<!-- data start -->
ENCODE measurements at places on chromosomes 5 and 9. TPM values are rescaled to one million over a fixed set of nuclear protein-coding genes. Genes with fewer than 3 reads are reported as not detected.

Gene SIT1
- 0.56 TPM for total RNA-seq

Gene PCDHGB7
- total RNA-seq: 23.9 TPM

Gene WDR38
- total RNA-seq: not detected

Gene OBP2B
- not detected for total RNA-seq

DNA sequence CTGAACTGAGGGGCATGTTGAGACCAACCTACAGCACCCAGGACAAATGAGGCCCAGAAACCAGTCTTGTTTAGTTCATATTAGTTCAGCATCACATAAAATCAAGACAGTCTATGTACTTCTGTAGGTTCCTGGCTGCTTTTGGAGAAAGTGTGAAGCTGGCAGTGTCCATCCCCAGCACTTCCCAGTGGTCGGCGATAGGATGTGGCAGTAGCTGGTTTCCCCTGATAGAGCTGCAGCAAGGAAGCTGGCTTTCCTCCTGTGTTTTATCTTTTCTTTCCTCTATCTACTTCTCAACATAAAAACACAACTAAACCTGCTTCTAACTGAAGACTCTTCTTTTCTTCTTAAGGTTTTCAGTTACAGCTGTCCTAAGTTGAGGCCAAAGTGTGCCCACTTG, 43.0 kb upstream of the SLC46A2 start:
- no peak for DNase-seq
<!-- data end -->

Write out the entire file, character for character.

ENCODE measurements at places on chromosomes 5 and 9. TPM values are rescaled to one million over a fixed set of nuclear protein-coding genes. Genes with fewer than 3 reads are reported as not detected.

Gene SIT1
- 0.56 TPM for total RNA-seq

Gene PCDHGB7
- total RNA-seq: 23.9 TPM

Gene WDR38
- total RNA-seq: not detected

Gene OBP2B
- not detected for total RNA-seq

DNA sequence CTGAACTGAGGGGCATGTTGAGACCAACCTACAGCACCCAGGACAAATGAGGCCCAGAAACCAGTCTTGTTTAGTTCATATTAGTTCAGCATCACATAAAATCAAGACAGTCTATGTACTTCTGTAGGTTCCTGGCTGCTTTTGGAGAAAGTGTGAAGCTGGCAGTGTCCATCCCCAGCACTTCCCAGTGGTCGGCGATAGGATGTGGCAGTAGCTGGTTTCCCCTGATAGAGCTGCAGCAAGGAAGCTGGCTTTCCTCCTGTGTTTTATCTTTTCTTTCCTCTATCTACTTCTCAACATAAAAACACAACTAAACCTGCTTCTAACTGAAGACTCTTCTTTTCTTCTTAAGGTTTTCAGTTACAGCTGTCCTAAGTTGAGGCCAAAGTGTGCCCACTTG, 43.0 kb upstream of the SLC46A2 start:
- no peak for DNase-seq